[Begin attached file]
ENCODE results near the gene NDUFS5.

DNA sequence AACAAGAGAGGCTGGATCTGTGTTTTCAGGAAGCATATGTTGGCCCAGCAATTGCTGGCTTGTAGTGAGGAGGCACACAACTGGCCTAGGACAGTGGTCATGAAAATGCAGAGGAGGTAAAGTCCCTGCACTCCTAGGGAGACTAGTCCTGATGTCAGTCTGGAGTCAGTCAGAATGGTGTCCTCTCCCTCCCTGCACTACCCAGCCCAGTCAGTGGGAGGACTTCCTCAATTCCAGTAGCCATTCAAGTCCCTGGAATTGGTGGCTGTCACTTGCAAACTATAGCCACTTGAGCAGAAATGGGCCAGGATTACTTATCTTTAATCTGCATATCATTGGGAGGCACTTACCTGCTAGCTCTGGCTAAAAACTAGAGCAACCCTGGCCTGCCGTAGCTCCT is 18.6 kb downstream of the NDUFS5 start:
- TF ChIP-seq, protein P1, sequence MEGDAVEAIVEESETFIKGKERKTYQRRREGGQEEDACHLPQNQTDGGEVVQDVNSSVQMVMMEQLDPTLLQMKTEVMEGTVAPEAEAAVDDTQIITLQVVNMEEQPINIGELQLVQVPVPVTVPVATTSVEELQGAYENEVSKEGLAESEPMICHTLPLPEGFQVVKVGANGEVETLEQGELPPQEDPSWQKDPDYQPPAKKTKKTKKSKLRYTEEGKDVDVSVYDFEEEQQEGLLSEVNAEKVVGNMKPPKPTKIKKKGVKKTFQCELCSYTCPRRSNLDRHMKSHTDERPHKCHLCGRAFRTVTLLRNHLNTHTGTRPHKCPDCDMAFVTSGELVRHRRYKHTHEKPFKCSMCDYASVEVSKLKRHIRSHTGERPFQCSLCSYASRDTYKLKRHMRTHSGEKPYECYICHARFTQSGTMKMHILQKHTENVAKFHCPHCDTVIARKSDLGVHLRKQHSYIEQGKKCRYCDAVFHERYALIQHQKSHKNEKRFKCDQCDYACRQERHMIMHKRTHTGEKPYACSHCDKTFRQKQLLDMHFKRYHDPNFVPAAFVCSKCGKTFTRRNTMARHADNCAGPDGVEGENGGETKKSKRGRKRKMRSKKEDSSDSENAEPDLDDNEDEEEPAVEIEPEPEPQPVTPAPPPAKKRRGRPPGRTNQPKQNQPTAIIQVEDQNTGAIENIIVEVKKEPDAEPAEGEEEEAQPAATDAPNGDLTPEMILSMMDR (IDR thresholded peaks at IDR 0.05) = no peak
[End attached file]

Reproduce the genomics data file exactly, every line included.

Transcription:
ENCODE results near the gene NDUFS5.

DNA sequence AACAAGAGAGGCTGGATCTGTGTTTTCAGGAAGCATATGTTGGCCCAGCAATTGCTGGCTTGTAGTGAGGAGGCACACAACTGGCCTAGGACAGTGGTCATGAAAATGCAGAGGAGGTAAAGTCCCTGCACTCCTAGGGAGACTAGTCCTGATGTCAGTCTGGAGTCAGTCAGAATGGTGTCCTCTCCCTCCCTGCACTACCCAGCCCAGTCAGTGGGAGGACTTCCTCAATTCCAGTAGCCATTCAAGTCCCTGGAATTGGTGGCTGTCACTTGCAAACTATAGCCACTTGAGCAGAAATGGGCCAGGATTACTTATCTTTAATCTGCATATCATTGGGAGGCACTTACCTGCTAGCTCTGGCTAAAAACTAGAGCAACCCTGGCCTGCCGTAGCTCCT is 18.6 kb downstream of the NDUFS5 start:
- TF ChIP-seq, protein P1, sequence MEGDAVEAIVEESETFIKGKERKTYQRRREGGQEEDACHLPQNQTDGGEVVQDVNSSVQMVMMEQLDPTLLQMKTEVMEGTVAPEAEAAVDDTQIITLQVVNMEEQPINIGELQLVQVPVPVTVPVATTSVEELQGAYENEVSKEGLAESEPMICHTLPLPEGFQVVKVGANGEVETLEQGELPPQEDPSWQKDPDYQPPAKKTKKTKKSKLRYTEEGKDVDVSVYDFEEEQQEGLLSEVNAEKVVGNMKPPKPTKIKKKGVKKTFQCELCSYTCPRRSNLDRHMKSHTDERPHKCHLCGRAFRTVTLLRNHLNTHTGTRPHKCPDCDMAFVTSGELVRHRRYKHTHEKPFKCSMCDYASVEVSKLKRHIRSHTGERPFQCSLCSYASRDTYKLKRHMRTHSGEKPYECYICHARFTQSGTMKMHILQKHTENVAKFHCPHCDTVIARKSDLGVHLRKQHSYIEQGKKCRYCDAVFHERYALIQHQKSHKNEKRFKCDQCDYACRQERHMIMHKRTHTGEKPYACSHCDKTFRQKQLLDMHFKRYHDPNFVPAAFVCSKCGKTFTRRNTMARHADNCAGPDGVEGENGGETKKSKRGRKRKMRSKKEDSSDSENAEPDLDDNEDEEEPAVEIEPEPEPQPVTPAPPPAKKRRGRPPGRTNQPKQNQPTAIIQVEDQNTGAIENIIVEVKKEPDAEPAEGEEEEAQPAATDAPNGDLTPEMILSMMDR (IDR thresholded peaks at IDR 0.05) = no peak